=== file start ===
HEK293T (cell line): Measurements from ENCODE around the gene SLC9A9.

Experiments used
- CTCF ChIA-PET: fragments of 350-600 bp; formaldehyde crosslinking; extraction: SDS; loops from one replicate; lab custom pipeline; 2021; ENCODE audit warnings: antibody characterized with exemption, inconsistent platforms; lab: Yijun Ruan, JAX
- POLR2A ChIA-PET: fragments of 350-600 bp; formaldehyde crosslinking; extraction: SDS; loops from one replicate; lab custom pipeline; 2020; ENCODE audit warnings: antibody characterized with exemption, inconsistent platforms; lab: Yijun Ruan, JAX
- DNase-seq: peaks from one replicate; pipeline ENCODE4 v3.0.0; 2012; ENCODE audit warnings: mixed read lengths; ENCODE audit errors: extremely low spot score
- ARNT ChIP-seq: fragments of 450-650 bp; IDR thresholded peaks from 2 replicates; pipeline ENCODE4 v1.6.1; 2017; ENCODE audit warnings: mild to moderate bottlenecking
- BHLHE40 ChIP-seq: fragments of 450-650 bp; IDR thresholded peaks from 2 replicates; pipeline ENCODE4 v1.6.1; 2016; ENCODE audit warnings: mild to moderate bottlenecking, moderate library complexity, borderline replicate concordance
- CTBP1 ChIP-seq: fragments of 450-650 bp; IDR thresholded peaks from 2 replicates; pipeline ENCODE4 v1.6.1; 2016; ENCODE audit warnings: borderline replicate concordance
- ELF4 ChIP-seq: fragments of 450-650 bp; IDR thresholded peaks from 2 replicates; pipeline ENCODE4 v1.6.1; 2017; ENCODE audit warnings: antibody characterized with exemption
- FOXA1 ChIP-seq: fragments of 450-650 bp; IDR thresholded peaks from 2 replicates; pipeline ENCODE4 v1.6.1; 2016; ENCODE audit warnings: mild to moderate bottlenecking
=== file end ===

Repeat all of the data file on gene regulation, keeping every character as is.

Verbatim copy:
HEK293T (cell line): Measurements from ENCODE around the gene SLC9A9.

Experiments used
- CTCF ChIA-PET: fragments of 350-600 bp; formaldehyde crosslinking; extraction: SDS; loops from one replicate; lab custom pipeline; 2021; ENCODE audit warnings: antibody characterized with exemption, inconsistent platforms; lab: Yijun Ruan, JAX
- POLR2A ChIA-PET: fragments of 350-600 bp; formaldehyde crosslinking; extraction: SDS; loops from one replicate; lab custom pipeline; 2020; ENCODE audit warnings: antibody characterized with exemption, inconsistent platforms; lab: Yijun Ruan, JAX
- DNase-seq: peaks from one replicate; pipeline ENCODE4 v3.0.0; 2012; ENCODE audit warnings: mixed read lengths; ENCODE audit errors: extremely low spot score
- ARNT ChIP-seq: fragments of 450-650 bp; IDR thresholded peaks from 2 replicates; pipeline ENCODE4 v1.6.1; 2017; ENCODE audit warnings: mild to moderate bottlenecking
- BHLHE40 ChIP-seq: fragments of 450-650 bp; IDR thresholded peaks from 2 replicates; pipeline ENCODE4 v1.6.1; 2016; ENCODE audit warnings: mild to moderate bottlenecking, moderate library complexity, borderline replicate concordance
- CTBP1 ChIP-seq: fragments of 450-650 bp; IDR thresholded peaks from 2 replicates; pipeline ENCODE4 v1.6.1; 2016; ENCODE audit warnings: borderline replicate concordance
- ELF4 ChIP-seq: fragments of 450-650 bp; IDR thresholded peaks from 2 replicates; pipeline ENCODE4 v1.6.1; 2017; ENCODE audit warnings: antibody characterized with exemption
- FOXA1 ChIP-seq: fragments of 450-650 bp; IDR thresholded peaks from 2 replicates; pipeline ENCODE4 v1.6.1; 2016; ENCODE audit warnings: mild to moderate bottlenecking